Pickin' Heat

Advice on firearm selection.

Whether you’re new to hunting and looking to purchase your first rifle, or you’re an avid hunter considering an upgrade, choosing a firearm to add to your inventory can be frustrating. You sit down and spend time on the internet doing your due diligence, only to find that reviews and message boards are full of “gun religion”—everyone has an opinion, and they’re all right. What to do? 

First and foremost, you need to understand that there’s no one firearm that’s perfect for every scenario. (There are some that come darn close, though.) Several factors must be considered in order to get the best gun for your particular hunting needs—and more importantly, the best gun for you.

Caliber choice is probably the most contentious topic on the internet, at the barbershop, or just about anywhere firearms are discussed. The reality is that for hunting, you only need enough size to obtain an ethical kill on the game you’re hunting. In many cases, an ethical shot is more about distance and shot placement than caliber. Choose a caliber that can accommodate a wide range of ammunition choices and has a fairly flat trajectory. In Montana, the 6.5mm, 7mm/.280, and .30 caliber options are all capable of ethically harvesting big game of any size.  

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Also consider comfort—you’re more likely to have a successful hunt if you enjoy shooting your rifle. Recoil is a real consideration, especially for newer and younger hunters, and too much kick will not only keep you off the range, which compromises marksmanship, but can also cause you to flinch during the shot. Look at calibers that have low recoil with consistent trajectories, such as .243 Winchester, 6.5 Creedmoor, and 7mm-08 Remington.  

Now, should you buy new or used? This conversation is a long one and what I will say for now is this: don’t overcomplicate things. Look at different makes and models in the caliber you’ve chosen. You’ll want to get to know your rifle well, and will carry it many miles, so the ergonomics and overall feel are as important as who made it. I like a lightweight rifle with a stock that places my cheek in perfect alignment with my scope, eliminating eye and neck fatigue. I also prefer a carbon barrel, which is lighter and more rigid than steel. Keep in mind that a number of rifles are made right here in Montana, and some of them are considered the finest in the world.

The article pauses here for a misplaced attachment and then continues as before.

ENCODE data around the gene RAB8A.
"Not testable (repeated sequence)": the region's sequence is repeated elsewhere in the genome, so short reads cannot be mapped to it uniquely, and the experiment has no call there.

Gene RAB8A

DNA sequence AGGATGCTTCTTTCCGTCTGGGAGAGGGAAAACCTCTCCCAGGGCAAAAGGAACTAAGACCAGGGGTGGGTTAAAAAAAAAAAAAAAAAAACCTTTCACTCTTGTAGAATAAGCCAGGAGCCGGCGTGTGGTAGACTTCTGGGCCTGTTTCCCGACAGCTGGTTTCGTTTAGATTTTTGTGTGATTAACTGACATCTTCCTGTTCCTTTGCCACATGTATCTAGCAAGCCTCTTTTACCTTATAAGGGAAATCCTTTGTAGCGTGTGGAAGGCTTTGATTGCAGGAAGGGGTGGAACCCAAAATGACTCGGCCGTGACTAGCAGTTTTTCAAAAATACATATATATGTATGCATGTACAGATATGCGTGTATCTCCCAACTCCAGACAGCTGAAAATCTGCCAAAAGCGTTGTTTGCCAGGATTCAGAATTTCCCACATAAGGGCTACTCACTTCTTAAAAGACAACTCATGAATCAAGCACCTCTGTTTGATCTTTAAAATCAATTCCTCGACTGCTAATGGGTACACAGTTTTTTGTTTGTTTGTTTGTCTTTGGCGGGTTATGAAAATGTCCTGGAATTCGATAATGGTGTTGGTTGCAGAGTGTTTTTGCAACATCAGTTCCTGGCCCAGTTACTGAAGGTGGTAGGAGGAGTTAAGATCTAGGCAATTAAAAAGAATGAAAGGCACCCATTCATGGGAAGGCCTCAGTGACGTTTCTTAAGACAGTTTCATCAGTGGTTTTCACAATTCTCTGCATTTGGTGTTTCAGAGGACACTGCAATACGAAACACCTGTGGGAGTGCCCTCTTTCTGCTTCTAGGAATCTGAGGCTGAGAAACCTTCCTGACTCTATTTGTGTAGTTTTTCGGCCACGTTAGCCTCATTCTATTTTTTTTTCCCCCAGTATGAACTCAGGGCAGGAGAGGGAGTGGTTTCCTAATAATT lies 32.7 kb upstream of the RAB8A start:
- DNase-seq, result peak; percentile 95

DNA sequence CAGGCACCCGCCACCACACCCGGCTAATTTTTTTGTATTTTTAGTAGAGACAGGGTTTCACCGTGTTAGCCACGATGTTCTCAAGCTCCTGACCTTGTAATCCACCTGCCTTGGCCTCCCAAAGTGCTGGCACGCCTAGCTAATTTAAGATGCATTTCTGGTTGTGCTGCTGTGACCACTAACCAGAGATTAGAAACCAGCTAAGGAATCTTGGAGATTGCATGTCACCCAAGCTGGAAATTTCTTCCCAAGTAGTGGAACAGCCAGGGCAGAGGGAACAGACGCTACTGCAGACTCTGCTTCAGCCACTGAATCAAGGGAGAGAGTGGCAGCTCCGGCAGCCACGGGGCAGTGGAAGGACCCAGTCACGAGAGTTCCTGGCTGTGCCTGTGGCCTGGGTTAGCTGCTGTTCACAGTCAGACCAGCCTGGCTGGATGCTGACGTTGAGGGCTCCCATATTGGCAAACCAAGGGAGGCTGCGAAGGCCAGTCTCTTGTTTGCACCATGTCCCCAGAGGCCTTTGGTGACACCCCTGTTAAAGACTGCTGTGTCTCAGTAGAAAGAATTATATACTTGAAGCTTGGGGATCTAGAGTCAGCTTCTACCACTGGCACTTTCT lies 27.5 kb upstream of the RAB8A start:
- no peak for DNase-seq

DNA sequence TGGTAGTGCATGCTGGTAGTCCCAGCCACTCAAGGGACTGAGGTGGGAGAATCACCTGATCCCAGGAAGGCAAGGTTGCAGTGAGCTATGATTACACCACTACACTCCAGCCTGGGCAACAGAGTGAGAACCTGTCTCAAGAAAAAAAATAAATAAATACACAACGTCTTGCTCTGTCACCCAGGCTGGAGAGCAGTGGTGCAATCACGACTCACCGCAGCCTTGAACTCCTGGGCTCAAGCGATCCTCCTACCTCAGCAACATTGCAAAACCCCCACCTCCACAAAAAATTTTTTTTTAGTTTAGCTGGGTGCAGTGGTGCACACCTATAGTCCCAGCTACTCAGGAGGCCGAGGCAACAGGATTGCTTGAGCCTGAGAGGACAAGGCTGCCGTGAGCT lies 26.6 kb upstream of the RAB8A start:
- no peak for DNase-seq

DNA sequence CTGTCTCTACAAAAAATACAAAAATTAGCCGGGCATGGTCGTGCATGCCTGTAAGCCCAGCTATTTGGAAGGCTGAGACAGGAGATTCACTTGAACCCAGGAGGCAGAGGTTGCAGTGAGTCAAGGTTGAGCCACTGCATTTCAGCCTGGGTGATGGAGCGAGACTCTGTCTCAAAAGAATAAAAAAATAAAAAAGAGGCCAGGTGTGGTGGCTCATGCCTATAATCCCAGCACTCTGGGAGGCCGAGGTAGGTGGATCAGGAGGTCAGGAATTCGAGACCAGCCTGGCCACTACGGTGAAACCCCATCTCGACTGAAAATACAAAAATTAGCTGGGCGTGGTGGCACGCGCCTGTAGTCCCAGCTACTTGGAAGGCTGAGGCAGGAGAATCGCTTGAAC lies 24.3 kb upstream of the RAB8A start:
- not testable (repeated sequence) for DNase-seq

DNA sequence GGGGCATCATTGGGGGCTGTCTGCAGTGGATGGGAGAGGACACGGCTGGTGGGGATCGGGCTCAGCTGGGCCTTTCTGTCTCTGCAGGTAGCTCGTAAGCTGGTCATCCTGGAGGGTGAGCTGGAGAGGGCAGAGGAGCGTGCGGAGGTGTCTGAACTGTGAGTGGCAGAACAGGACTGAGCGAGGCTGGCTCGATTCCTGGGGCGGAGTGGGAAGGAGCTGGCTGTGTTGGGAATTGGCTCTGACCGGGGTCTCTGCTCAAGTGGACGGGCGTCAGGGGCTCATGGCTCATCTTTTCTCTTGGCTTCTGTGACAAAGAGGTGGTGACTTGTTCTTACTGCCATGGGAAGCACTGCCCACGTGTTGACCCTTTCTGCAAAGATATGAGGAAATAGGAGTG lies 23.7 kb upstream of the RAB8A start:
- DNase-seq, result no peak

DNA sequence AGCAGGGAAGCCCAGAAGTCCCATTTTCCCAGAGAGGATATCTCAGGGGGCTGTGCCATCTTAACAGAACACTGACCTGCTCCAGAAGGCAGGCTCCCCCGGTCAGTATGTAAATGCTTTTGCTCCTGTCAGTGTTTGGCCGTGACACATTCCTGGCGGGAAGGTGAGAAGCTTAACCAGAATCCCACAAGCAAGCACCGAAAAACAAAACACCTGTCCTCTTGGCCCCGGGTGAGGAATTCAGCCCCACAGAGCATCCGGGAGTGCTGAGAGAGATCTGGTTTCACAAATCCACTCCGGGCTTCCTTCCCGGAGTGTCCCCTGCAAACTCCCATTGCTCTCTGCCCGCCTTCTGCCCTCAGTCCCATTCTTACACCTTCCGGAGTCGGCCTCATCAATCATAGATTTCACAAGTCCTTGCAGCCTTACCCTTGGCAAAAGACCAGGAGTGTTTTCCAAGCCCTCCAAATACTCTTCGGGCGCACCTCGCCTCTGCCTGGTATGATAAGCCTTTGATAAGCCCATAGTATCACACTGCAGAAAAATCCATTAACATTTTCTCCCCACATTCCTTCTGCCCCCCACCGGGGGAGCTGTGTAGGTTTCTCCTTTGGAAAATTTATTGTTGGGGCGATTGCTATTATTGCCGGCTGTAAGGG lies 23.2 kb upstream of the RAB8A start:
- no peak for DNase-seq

Now, how about a riflescope? There are a myriad of choices for optics on your rifle. I’ll keep this simple: buy the best glass you can afford, even if it’s more expensive than your firearm. Think about it this way: if you can’t see your target well, you can’t hit your target well. I prefer a lightweight optic with a 2-20X magnification range—this gives me both a large field of view at the low end, and precise shot placement at the high end. Finally, choose a reticle that doesn’t over-clutter the glass—you need to see the target, not all of the reticle marks. 

A few final thoughts. Consider a laser rangefinder and practice shooting at different ranges so you know you can confidently take the shot. Get a sling that allows you to carry the rifle comfortably all day. I recommend a sound suppressor (aka, silencer) for hunting. Contrary to popular belief, they are perfectly legal for hunting in Montana, and in most other states. A good suppressor reduces recoil and muzzle blast, making you a better shot. Also consider a good bipod, tripod, or shooting stick—once again, this will help you ensure your shot is true and ethical. Finally, consult your local gun shops. They’re in business to help you obtain the best possible equipment and maximize the enjoyment of your hunt.

Aaron Hagen owns Montana Tactical with his wife Sara. Give them a call at 406-223-8686.